Illinois Budget 9.25.09
Here are the top Illinois stories coming today from GateHouse News Service. Stories are available at www.gatehousenewsservice.com. Please check www.gatehousenewsservice.com/regional_news/midwest/illinois/news in the evening for changes to story lineup, including breaking news.
If your paper has a story, digest item, opinion piece or standalone photo to share, please e-mail it to Illinois@gatehousemedia.com.
Casey Laughman: (217) 816-3343, email@example.com
Live blogging: Follow APME Newstrain’s training session in Oklahoma
Good idea: Readers at festival ‘make’ the front page
LOGAN COUNTY MURDERS: For some longtime Logan County residents, the murder of the Raymond Gee family this week brought back harrowing memories from the past. The county has dealt with the aftermath of such crimes before. By Justin Tierney of the Logan Courier. Will be posted this evening. Embargoed until 12:01 a.m. Saturday.
BEASON MURDERS: An update from Beason on the investigation into the murders of five members of the Gee family. TENTATIVE, dependent on news of the day. Lincoln Courier.
For the weekend:
EDUCATOR SALARIES: Illinois school officials have more to worry about this year than test scores and unruly students – they also will have to follow a couple of new laws requiring them to post online the salaries and total compensation packages of school administrators and teachers. The same requirement will apply at the public university level, too. The lawmakers who pushed these ideas say they were motivated by a desire for increased "transparency" and by news reports in the past year or so that recounted how some suburban school districts were giving "hidden" perks to their superintendents. By Adriana Colindres of the State Capitol Bureau. Will be posted this evening for use in weekend editions.
STATEHOUSE INSIDER: By Doug Finke of the State Capitol Bureau. Will be posted this evening for use Sunday.
State Briefs. News from around the state. Will be posted this evening.
TERRORIST PLOT: Was the FBI’s involvement in a plot to blow up the federal building in Springfield entrapment? A look at whether people like Michael C. Finton are actual threats, or whether they’re misdirected or mentally ill people who are easily duped by the feds. By Bruce Rushton of the State Journal-Register. TENTATIVE.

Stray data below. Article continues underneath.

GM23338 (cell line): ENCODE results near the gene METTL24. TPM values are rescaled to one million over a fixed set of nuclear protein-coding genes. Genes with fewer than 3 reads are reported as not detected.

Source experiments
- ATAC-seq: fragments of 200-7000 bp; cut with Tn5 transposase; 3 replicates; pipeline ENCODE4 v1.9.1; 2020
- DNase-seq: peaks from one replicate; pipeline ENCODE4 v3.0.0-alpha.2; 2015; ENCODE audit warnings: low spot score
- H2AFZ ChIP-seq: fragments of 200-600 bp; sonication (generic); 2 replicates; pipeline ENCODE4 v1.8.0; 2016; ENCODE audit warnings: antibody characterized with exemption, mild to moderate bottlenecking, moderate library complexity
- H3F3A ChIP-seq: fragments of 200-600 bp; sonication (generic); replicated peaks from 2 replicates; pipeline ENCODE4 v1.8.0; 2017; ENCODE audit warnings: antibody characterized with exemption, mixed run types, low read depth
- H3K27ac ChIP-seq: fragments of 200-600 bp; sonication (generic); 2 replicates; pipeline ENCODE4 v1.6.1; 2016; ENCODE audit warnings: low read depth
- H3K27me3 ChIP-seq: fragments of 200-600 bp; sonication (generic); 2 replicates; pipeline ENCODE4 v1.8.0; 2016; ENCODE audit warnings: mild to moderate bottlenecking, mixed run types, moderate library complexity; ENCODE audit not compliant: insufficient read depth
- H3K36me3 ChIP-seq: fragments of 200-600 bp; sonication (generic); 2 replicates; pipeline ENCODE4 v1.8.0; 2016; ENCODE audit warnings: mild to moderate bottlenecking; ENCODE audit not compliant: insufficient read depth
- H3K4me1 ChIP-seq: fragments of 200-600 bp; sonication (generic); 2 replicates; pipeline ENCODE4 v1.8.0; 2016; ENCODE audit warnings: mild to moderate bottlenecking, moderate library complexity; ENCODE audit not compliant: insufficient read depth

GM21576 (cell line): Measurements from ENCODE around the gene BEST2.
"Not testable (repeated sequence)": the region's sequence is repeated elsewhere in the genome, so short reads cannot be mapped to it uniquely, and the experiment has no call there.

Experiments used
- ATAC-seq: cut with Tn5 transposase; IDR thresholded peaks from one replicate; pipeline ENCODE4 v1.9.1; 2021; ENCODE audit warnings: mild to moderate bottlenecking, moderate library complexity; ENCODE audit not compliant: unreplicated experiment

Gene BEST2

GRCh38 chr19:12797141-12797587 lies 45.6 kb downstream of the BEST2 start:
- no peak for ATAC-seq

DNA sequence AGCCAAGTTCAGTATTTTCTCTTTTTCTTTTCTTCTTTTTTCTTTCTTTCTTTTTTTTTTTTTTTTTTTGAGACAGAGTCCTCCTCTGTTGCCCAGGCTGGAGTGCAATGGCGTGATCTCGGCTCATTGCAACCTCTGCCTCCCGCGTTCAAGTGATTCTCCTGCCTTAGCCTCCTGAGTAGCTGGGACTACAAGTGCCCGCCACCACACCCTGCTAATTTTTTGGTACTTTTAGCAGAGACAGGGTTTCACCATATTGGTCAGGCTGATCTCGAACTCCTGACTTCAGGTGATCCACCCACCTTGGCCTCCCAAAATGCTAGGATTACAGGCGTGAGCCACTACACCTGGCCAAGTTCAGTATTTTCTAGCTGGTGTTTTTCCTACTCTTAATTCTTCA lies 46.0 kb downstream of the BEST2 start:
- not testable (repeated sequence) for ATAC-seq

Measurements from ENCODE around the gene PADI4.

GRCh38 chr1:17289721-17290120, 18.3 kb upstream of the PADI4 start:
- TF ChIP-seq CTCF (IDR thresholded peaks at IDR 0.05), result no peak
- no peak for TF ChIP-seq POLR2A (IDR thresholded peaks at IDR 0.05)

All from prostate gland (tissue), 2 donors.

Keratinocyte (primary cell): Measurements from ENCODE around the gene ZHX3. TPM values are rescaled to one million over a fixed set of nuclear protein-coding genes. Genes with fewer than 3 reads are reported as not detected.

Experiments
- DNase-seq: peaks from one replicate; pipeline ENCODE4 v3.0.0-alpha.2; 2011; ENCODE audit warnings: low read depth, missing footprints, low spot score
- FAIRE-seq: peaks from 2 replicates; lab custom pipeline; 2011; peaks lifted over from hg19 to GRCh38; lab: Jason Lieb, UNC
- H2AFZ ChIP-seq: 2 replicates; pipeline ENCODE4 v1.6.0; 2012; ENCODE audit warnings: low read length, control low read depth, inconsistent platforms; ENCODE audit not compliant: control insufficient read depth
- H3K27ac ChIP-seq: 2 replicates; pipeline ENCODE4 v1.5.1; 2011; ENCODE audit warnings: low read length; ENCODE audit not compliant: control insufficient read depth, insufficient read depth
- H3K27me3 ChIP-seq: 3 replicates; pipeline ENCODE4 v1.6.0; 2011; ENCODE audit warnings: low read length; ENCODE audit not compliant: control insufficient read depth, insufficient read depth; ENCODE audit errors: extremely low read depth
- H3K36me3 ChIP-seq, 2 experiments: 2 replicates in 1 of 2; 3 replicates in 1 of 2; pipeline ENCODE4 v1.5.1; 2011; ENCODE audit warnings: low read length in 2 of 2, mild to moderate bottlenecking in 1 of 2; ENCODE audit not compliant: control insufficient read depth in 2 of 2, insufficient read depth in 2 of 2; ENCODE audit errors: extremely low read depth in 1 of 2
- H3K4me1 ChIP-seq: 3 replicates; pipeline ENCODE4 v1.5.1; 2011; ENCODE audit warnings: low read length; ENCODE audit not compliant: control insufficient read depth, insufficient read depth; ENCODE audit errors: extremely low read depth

Landscaping business combines art and practicality
MANITO – Mulch and art may not seem a likely match, but one young artist could tell you that they fit quite well together. Manito’s Artistic Landscape, owned by Renita Holstlaw, offers a unique combination of the usual landscaping products, like mulch, soil and rocks, and life-size sculptures that are hand-painted by 19-year-old Colin Abernathy of Pekin. Abernathy began painting for Holstlaw about four months ago at the suggestion of his aunt, he said. His first project was a dragon, roughly the size of a small pony and painted in brilliant red and gold. By Tara Mattimoe of the Pekin Daily Times.
Tax credit expiration concerns local real estate agents
SPRINGFIELD – Courtney and Ian Wick weren’t even in the market for a home until they learned of the $8,000 federal tax credit for first-time buyers. They closed on a new residence in July. The federal tax break, scheduled to expire Dec. 1, is credited in the real-estate industry with stabilizing one of the worst housing markets in decades. But critics say the program cost twice what was expected and in many cases paid buyers who would have purchased a home anyway. By Tim Landis of the State Journal-Register. To localize: Check with local realtors associations to see if they’re getting involved in lobbying efforts to extend the tax break.
Cactuses great fit for gardeners who need plants to be independent
EUREKA – The Latin plural of cactus is cacti, which makes Shirley Selvey of Eureka an inveterate collector of cacti. Or, if either of the English versions is preferred, she's an inveterate collector of cactus or cactuses. Whatever the plural, Selvey estimates she has about 75 of them, all potted and arranged on the porch, near the entrance of the garage, and on the backyard patio. By Pam Adams of the Peoria Journal Star.
Vacation notion turns into running passion
ROCKFORD – Jim Simmons traces his origin as a runner to a time when he was supposed to be taking it easy. He began a trek toward losing 85 pounds while he was on vacation in 2007 in Lake Tahoe. And he just celebrated his 45th birthday Sept. 5 by winning his age group in the On the Waterfront 5-kilometer race with a time of 18:16. By Mike DeDoncker of the Rockford Register Star.
Computer imagery brings medical procedures into focus
When Dr. Maureen Lillich started doing endoscopy procedures nearly 20 years ago, physicians peered into a scope and sometimes felt fluid from a biopsy splash on their faces. In July, Lillich and her partners at the Illinois Gastroenterology Institute began performing procedures in one of the most advanced, computerized endoscopy facilities in the region. By Clare Howard of the Peoria Journal Star.